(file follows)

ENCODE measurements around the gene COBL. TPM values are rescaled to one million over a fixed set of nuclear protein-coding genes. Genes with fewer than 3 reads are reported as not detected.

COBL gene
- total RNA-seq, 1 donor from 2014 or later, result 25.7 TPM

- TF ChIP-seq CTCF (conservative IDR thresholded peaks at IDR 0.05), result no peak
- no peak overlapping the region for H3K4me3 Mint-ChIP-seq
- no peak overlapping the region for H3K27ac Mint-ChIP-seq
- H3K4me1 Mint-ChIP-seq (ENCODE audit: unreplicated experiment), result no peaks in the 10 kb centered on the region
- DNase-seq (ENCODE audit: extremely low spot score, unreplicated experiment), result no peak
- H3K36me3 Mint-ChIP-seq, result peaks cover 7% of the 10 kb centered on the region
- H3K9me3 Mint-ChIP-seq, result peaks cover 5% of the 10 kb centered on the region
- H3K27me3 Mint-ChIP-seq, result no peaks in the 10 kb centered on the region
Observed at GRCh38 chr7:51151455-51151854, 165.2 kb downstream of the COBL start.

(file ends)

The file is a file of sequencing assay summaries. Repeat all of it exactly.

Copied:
ENCODE measurements around the gene COBL. TPM values are rescaled to one million over a fixed set of nuclear protein-coding genes. Genes with fewer than 3 reads are reported as not detected.

COBL gene
- total RNA-seq, 1 donor from 2014 or later, result 25.7 TPM

- TF ChIP-seq CTCF (conservative IDR thresholded peaks at IDR 0.05), result no peak
- no peak overlapping the region for H3K4me3 Mint-ChIP-seq
- no peak overlapping the region for H3K27ac Mint-ChIP-seq
- H3K4me1 Mint-ChIP-seq (ENCODE audit: unreplicated experiment), result no peaks in the 10 kb centered on the region
- DNase-seq (ENCODE audit: extremely low spot score, unreplicated experiment), result no peak
- H3K36me3 Mint-ChIP-seq, result peaks cover 7% of the 10 kb centered on the region
- H3K9me3 Mint-ChIP-seq, result peaks cover 5% of the 10 kb centered on the region
- H3K27me3 Mint-ChIP-seq, result no peaks in the 10 kb centered on the region
Observed at GRCh38 chr7:51151455-51151854, 165.2 kb downstream of the COBL start.